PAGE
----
Second, cut the burrito into pieces and estimate the time taken to finish the particular piece. Thus, the importance of phasing and endurance comes into play.
Third, concentrate AND focus. Redundant, but you really have to have these qualities. Never count the chicks until the eggs are hatched! Do not be overwhelmed by the bragging rights! More so, do not fear the P1000 ‘fine’. Let the taste buds party!
At 7:06 PM, a third of the Godzilla Burrito was successfully consumed! That was just fourteen minutes! Round one went to Yom!
To ensure that I can keep up, I rested for three minutes. I only drank a few drops of water. My friends were asking me if I was OK, and I replied with a smile.
Round two: staying afloat
I am honest enough to say that I expected the second round to be the most excruciating part of the fight. With a third of the Godzilla Burrito fully consumed, there was a tendency to slow down. The challenge prompted me to sustain the same appetite even after eating a substantial part of the burrito. To be very realistic, I predicted to nail down the second third of the burrito within half an hour.
To release more energy, I kept talking. Ha-ha. I was also trying to reserve the needed energy and space inside my digestive system for the last round.
Halving the second part was tedious! Many times I rested, almost puking out of gluttony. Plus I wanted to sleep and that was the easiest way to die. Still, quitting was not an option. I regained the necessary drive, slicing the Godzilla stuffed with the following ingredients: cilantro-lime rice, carnitas (organic pork seasoned with thyme, bay leaves, orange juice and freshly cracked black pepper seared then braised for hours), vegetarian black beans, red or green chilli, Pico de Gallo, corn salsa, guacamole, cheddar/jack cheese, sour crème and romaine lettuce, and jalapenos. All of these things were jam-packed in one heavyweight burrito.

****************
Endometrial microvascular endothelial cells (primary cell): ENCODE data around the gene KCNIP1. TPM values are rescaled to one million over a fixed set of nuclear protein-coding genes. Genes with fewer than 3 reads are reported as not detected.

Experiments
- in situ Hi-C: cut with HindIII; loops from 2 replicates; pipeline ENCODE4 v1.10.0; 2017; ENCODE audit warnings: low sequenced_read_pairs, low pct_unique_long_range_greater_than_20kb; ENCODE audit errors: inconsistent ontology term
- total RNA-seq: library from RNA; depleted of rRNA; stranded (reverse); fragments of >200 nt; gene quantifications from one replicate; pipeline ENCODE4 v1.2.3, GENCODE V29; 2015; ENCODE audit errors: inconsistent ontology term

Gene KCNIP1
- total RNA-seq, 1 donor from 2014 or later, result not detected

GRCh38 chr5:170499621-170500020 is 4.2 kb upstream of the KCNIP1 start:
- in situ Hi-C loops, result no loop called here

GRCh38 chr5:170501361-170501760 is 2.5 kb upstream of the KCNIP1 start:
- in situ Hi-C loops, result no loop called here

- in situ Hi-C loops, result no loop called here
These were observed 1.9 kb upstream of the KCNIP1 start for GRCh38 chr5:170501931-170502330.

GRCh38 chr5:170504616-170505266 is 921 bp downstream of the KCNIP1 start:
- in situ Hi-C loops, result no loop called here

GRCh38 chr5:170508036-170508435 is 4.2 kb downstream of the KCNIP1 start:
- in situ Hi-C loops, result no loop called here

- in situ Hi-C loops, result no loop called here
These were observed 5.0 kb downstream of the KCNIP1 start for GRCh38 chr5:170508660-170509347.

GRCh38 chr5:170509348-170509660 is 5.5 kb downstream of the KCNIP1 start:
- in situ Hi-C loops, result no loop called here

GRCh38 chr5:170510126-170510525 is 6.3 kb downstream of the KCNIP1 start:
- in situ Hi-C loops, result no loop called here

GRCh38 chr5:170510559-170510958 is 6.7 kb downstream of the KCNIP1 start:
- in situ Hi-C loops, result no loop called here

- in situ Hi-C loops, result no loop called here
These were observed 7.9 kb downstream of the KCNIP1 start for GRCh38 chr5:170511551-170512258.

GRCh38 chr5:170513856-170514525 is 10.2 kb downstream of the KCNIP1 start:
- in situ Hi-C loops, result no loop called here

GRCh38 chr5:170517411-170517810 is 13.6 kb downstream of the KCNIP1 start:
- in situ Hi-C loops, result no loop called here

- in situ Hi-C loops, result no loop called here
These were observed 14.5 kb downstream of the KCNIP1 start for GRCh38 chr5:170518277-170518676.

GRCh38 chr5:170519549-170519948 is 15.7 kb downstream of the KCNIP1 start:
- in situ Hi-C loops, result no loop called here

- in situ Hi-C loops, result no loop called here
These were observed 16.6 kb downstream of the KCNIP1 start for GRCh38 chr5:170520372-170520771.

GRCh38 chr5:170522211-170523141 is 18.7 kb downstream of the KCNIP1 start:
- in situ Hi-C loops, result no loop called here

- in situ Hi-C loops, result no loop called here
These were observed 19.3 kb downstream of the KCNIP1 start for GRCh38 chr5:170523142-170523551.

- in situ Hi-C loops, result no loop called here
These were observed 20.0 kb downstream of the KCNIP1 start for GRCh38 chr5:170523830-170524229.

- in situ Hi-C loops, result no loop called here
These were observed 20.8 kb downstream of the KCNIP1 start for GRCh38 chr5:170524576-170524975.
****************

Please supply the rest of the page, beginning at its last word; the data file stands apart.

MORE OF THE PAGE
Five minutes before 8 PM, the second third was consumed except to a small slice remaining on the side. On average, it’s as if I have eaten more than 800 grams of burrito per half an hour. That sounds pretty cool. For a 90-minute challenge, I will just be on time ceteris paribus.
Essentially, the second round still belongs to me, decently won.
Round three: knockout
I never knew I will make it this far! Friends kept on cheering! To be honest, many times I was close to puking. But I can’t just concede without trying hard enough!
Like what was said earlier, the estimate would only work without due consideration of other factors at hand (i.e., physical capacity of one’s stomach, usual eating habits, level of tolerance and usual appetite, metabolism).
A few minutes after 8 PM, I called the attention of a crew. I did not ask for service water or condiments. Rather, I simply requested him to stop the time and get the bill.
Yes, dear readers. I conceded and got knocked out by Godzilla.
I was somehow disappointed. In general, I fear quitting anything I have started, maybe out of fear of asking many ‘what ifs’. For a moment, I became ashamed of myself.
Thanks to a very good company, I realised the apparent failure is not something to be ashamed of. Few people might have succeeded, but not all people have or will ever have the guts to go against the conventional and risk for an adventure. That being courageously taken by me remains an achievement in itself.
Conquering uncharted experiences in life and learning valuable lessons along the way are, I think, more notable bragging rights than victoriously fulfilling a challenge to scream to the whole world how glutton I am. Kidding about the latter. Ha-ha.
And yes, since I did not finish it in one sitting, I literally brought the Godzilla at home. Apparently, my Dad and Mom liked it. That’s a winning moment, too! ;)